Air Force Will Set New Diversity Recruiting Targets in 2021

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New Airmen take oath of enlistment Lakeland, Fla.
New Airmen take the oath of enlistment at an air show in Lakeland, Fla., April 25, 2015. (Courtesy photo)

The Air Force is setting new targets to ensure it is recruiting a force that represents the country's diversity, shaking up how it finds prospective members, the service's top recruiting chief said this week.

Air Force recruiters must look beyond the southern and western states that have historically turned out the most recruits, Maj. Gen. Edward Thomas Jr., Air Force Recruiting Service's commander, said Monday during the 2020 virtual Air, Space and Cyber conference, hosted by the Air Force Association.

That's why his command set new diversity targets it will try to meet monthly in 2021, he said. The Air Force can no longer afford for significant segments of American society to be underrepresented in the ranks, Thomas said.

"This isn't a quota; it's a target," he said. "But we've got to be able to measure this, look at it and be able to adjust and tweak to ensure we can move the needle."

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The Air Force must recruit "the best of the best," Thomas said, and it is currently limiting itself by not connecting with some prospective recruits who might not be the obvious choice for military service.

"Until we're able to equally recruit from all of these demographics," he said, "I don't know that we'll have the best of the best."

The May death of George Floyd, a Black man who died in police custody in Minnesota, has only proven the need for the Air Force to address the issue of diversity in the ranks, Thomas added. Floyd's death has prompted nationwide protests about racism and police brutality and led the military to review its policies to rid the ranks of discriminatory processes.

Thomas called Floyd's death a tragedy that has given the Air Force "an accelerant to change -- a renewed sense of urgency."

Before becoming Air Force chief of staff, Gen. Charles "CQ" Brown, the military's first-ever Black service chief, talked about his own career struggles. He recalled being the only African American in his squadron or being asked if he was a pilot even though he was wearing the same flight suit and wings as his peers.

"I'm thinking about how I can make improvements personally, professionally and institutionally so that all airmen -- both today and tomorrow -- can appreciate the value of diversity and serve in an environment where they can reach their full potential," Brown said following Floyd's death.

Air Force Recruiting Service will review monthly whether it is meeting targets for every major demographic, Thomas said. It will use data analytics to "very precisely target the kinds of folks that we're trying to attract into the military," he added.

The primary challenge is in the officer corps and, as Brown described, particularly among pilots.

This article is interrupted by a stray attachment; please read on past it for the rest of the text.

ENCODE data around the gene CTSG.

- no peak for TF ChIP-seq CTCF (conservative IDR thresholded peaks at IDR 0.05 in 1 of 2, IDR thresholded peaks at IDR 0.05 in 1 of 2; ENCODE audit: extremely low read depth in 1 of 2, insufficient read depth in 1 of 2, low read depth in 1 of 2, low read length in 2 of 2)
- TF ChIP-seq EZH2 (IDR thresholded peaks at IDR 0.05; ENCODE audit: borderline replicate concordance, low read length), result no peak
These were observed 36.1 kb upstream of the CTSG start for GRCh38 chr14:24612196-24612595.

About 86% of Air Force aviators are currently white men. Less than 3% of pilots are women. But there's work to do on the enlisted side, too, Thomas said, where Asian Americans tend to be underrepresented.

"We're not talking about lowering the bar," he said. "We're talking [about] fishing in the right places, being able to attract those people who might not be interested ... and convincing them that the U.S. Air Force or the U.S. Space Force is a great way of life."

Lt. Col. Annie “Sunshine” Driscoll, commander of Air Force Recruiting Service Detachment 1, recalled being in a room with many of the Air Force wing commanders and noticing the lack of diversity.

“Honestly, I could look around that table and it was about 20 to 25 wing commanders, and almost every single one of them was a white male,” she said. “It was really astonishing to me to see, ‘Wow, so many of these folks came from, you know, very similar backgrounds, and had very similar upbringings in the Air Force and all really have the exact same look.”

The Air Force needs diversity of thought at every level of leadership, Driscoll said. Thomas agrees. What gives the U.S. its strength is that it’s a melting pot, he said, and the Air Force needs to better reflect that.

Many leaders come from military families like his own with a history of military service. Now the Air Force needs to make sure it’s introducing that option to people who haven’t previously considered a military career.

Driscoll said she was one of those prospective candidates who didn't have a connection to the Air Force. If someone hadn't nudged her into applying for a Reserve Officer Training Corps scholarship, she said she never would've considered an Air Force career.

Those are the kinds of connections Thomas said the Air Force needs to ensure it is making.

"Quotas are illegal [and] that that's not what we're doing," he stressed. "It's not reverse discrimination. It's simply making sure everybody understands the opportunities available in our Air Force and our Space Force."

-- Gina Harkins can be reached at gina.harkins@military.com. Follow her on Twitter @ginaaharkins.

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